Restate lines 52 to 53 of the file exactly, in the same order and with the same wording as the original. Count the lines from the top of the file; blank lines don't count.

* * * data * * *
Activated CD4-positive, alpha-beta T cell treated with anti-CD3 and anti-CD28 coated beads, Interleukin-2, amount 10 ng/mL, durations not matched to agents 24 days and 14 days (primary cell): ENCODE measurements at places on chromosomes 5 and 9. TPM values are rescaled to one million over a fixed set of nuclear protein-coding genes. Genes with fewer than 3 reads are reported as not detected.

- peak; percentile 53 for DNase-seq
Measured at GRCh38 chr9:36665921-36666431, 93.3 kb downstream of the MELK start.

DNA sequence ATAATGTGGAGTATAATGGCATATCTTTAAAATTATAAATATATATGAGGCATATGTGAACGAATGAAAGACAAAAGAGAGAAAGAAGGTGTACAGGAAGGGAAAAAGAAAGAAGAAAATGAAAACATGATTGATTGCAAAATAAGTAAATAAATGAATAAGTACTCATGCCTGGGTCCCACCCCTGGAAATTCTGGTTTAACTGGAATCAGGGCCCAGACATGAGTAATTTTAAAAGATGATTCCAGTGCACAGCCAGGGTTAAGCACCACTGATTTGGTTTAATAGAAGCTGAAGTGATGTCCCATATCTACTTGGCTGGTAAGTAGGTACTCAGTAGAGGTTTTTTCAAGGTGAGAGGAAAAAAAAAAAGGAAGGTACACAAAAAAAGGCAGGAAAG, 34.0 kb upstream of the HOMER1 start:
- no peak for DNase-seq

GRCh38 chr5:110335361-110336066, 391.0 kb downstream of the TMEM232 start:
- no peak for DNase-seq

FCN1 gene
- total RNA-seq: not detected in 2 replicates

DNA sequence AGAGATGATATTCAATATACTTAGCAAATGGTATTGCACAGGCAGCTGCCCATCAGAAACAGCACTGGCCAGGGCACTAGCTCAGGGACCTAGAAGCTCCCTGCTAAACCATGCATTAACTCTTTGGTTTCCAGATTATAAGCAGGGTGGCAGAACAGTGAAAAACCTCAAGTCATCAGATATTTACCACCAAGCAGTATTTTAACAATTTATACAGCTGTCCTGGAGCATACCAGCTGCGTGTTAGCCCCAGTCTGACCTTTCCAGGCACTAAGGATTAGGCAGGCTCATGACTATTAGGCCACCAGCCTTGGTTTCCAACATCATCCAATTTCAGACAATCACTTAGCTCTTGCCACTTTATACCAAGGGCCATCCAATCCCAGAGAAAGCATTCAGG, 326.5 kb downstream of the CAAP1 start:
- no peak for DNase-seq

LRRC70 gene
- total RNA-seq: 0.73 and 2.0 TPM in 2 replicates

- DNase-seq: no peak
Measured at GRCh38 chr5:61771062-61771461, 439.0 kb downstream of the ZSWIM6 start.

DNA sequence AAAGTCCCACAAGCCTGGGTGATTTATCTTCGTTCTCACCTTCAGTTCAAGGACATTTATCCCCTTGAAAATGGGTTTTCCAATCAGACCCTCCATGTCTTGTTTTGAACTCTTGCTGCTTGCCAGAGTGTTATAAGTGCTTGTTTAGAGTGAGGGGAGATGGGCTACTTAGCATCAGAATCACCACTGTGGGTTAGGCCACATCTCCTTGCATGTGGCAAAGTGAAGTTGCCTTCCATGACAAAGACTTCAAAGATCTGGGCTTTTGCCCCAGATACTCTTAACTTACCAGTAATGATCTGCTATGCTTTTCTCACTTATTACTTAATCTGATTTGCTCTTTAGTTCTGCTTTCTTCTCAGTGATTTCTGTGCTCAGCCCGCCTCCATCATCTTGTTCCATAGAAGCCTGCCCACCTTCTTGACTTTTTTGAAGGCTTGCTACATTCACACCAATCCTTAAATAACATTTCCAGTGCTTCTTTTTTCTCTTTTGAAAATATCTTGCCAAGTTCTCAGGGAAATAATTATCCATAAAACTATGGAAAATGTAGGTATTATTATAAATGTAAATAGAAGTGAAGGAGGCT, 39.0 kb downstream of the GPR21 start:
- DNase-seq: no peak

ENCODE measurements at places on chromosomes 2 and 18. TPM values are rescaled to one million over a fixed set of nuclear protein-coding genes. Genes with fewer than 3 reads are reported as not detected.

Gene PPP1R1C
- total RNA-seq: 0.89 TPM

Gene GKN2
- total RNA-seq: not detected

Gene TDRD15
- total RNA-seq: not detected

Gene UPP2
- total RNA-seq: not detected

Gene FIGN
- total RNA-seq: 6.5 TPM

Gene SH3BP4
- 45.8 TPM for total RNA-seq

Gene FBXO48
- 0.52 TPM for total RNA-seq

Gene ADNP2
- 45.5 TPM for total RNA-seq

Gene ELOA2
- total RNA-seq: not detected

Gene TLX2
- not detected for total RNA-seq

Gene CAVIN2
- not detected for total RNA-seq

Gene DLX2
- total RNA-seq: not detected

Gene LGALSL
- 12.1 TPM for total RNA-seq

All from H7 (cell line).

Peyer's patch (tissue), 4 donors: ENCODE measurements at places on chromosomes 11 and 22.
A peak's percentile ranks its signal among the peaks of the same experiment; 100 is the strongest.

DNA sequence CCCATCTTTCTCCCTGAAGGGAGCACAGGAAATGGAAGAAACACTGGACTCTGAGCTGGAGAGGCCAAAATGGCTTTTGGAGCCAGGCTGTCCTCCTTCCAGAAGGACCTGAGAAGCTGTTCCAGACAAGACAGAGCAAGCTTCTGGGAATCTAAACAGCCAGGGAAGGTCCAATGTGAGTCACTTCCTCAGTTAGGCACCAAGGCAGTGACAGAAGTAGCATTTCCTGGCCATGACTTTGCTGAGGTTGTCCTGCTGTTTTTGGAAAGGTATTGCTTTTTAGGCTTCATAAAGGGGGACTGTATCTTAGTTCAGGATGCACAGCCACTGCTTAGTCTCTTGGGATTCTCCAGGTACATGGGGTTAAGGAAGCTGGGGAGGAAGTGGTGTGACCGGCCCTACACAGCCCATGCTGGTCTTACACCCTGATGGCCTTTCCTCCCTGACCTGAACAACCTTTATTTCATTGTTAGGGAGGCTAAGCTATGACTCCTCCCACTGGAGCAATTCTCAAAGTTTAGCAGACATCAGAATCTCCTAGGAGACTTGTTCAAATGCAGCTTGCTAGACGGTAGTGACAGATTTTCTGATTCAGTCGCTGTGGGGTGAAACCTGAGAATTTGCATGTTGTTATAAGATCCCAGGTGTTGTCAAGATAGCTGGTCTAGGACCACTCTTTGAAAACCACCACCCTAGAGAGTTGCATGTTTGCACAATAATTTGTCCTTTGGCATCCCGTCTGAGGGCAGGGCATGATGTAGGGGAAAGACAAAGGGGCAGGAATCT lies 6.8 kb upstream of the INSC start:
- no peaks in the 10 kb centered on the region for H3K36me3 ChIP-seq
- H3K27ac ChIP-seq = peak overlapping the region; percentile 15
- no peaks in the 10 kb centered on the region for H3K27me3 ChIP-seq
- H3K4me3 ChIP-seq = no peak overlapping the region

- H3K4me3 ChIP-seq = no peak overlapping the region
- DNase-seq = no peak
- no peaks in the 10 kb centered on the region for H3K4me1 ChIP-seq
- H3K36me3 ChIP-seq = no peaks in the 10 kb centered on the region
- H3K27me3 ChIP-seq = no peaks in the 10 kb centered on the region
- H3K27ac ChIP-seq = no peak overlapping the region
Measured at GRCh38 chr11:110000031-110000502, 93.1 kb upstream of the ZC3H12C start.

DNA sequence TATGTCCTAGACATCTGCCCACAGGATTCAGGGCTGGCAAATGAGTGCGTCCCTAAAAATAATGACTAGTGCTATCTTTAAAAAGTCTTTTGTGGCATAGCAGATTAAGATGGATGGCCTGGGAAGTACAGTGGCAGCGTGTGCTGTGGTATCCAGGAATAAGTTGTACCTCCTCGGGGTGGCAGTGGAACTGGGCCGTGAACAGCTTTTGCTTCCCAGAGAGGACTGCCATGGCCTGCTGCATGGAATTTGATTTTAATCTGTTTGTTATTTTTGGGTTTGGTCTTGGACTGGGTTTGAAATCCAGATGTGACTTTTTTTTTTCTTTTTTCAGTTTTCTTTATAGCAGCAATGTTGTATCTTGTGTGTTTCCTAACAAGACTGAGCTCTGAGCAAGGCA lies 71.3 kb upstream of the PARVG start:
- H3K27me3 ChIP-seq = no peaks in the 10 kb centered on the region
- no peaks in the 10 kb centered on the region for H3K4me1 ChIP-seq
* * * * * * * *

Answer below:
- H3K4me3 ChIP-seq = no peak overlapping the region

- H3K4me3 ChIP-seq = no peak overlapping the region